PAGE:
Every now and then, some element our media and population are shocked to stunned to learn that there is no such thing as a no-kill life for animals in the real world – that even though we love them, animals are not nice and often kill, stomp or eat one another. I confront this every time an animal dies or is euthanized on the farm and find that people are amazed that such things occur. We romanticize and emotionalize animals so much we are losing any sense of what they are like. Friday, the New York Times was shocked to realize that cats are deadly killers of things.
In an article published Friday entitled "The Cuddly Kitty Is Deadlier Than You Think," the Times reports that the Smithsonian Conservation Biology Institute and the Fish and Wildlife Service estimate that domestic cats in the United States – the pets, strays and feral kinds – kill a median of 2.4 billion birds and 12.3 billion mammals a year, most of them native mammals like shrews, chipmunks and voles. The researchers said they were absolutely "stunned" by their findings, and I had to wonder why government scientists are dumbstruck by the fact that cats kill many things. How come I knew it? It is little wonder that half of Congress doesn't believe in global warming.
Cats, says the reports, are far deadlier than previously believed. I am intensely curious to learn just how a study like this could possibly be done, but that aside, it's even more interesting to wonder why this is such a shock to battle-scarred journalists and millions of pet and animal lovers. What, exactly, did they think was going on out there? That cats were holding workshops on environmental issues for moles and birds? A Google search pulls up lots of shocked cat stories over the years. Either the research is getting a lot better or the cats are getting a lot meaner. Some animal stories are annuals – the border collie memorizing encyclopedia's and speaking Russian and the always growing number of estimates about the things cats kill.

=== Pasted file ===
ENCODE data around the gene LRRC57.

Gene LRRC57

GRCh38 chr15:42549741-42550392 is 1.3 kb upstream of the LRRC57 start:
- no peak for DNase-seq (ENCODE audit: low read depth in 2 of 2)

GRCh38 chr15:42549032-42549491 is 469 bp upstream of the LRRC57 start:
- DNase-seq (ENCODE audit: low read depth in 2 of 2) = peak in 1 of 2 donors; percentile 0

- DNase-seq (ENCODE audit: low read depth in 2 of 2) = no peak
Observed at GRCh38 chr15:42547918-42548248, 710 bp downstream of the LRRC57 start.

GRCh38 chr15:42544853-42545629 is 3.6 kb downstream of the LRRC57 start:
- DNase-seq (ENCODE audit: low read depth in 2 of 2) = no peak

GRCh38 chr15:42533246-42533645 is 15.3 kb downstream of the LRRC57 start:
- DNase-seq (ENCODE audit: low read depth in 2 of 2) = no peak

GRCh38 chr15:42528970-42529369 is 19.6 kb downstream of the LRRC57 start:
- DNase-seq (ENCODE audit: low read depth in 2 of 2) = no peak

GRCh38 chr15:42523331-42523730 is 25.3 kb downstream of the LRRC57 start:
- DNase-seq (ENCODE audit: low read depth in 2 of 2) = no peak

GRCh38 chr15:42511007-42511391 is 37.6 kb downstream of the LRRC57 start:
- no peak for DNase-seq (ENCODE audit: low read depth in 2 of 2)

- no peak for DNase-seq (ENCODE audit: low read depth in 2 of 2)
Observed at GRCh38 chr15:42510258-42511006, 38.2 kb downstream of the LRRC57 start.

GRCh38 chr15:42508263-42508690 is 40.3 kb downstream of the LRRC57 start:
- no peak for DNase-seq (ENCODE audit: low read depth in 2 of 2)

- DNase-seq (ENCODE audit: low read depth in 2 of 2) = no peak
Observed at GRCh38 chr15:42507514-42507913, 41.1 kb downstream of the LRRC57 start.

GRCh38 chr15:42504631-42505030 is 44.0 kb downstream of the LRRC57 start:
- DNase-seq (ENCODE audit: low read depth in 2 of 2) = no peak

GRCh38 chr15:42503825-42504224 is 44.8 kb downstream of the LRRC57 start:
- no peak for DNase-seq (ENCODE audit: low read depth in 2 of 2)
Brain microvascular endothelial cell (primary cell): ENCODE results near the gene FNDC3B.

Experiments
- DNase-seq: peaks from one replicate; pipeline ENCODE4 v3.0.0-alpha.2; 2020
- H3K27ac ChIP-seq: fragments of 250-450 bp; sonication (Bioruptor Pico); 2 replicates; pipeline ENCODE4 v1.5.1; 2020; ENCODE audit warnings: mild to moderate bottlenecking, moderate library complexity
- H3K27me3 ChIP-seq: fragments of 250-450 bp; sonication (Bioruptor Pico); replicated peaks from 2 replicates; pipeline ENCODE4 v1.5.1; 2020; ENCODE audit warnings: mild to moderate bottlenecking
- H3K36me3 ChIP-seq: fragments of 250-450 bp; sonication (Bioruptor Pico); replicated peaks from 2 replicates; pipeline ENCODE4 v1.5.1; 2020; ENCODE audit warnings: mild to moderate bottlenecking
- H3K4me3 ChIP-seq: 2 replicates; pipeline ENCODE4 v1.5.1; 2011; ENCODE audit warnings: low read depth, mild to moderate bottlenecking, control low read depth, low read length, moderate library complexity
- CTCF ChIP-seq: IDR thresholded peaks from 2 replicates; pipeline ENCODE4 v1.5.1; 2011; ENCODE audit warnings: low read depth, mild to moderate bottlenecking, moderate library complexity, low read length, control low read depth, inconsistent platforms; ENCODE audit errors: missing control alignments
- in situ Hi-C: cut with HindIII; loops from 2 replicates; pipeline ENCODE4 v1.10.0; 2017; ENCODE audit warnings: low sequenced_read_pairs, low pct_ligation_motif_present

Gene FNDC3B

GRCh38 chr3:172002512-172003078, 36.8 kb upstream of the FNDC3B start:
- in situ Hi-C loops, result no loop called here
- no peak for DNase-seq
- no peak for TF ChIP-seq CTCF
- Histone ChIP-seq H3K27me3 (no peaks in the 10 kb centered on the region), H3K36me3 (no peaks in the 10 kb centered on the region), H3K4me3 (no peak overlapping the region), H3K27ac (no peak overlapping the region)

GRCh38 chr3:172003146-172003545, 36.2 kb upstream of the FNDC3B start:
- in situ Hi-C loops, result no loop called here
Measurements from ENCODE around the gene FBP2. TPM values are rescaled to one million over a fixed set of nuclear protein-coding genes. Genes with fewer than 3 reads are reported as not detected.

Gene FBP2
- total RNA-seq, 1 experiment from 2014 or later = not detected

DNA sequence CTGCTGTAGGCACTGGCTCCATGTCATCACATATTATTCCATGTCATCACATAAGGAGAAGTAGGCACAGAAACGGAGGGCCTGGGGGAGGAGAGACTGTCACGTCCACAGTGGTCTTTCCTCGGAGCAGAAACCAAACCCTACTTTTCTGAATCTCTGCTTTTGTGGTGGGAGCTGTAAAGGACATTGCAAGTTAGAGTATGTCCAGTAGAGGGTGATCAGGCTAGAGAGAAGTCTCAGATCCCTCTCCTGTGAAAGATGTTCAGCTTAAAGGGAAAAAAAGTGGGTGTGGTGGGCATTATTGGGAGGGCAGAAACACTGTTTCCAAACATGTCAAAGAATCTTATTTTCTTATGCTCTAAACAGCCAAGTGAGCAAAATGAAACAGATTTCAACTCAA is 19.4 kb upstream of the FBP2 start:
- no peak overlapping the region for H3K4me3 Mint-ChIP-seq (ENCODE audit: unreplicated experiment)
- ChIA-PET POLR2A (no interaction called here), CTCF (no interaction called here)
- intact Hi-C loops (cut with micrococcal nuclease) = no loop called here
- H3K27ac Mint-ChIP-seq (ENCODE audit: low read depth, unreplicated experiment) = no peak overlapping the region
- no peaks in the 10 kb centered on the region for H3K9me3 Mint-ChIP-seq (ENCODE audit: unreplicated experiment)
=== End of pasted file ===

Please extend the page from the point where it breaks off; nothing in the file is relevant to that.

To me, this speaks to our disingenuous disconnection with the natural world. We have come to see all animals – sheep, donkeys, moles, mice – in the same way we see pets, and we can no longer distinguish one from another. We want to cuddle all of them. We are coming to see the earth as one great no-kill shelter where animals cavort lovingly and live forever.
This is just not the way nature works. Anywhere one goes in nature – a farm, a stream, the woods, the sky, the ocean – slaughter and mayhem are epidemic. Who can imagine how many rabbits get eaten by hawks, owls, foxes, coyotes, fishers, let alone cats. Or how many fish are consumed in a day by a killer whale? The oceans are a slaughterhouse and so is the woods, where I walk every day and see the carcasses left behind by the feasting that goes on all night and much of the day.
All of this works to control and feed the natural ecosystem, including ours. And no damage is fractionally as great as that done by murderous and greedy humans, who wipe out more species of animals than any cats could possibly get to. Maybe it is humans who ought to be kept indoors. We do not seem "stunned" by the animals or the people we kill. I wonder what cats would find if they did a study on the deadliness of humans.
All kinds of animals eat one another in staggering numbers, and those that aren't eating one another are devouring grass, shrugs and berries. The New York Times doesn't ask why nature created cats and the things they eat. Maybe there is a purpose or benefit from us that we haven't considered or can't imagine. It seems like hubris – ignorance, perhaps – to be shocked by the way the natural world works. In our rush to love and cuddle them, we seem to be losing track of what animals are like. We want to see cats as cuddly and cute, just as the Times story suggest. Cats did not ask to be cuddly any more than dogs sought medicine for separation anxiety. We project on them what we need them to be.
What is more interesting to me, is that we seem to be losing our ability to accept the reality of what animals are really like. And to love them for what they are truly like, not what we wish them to be.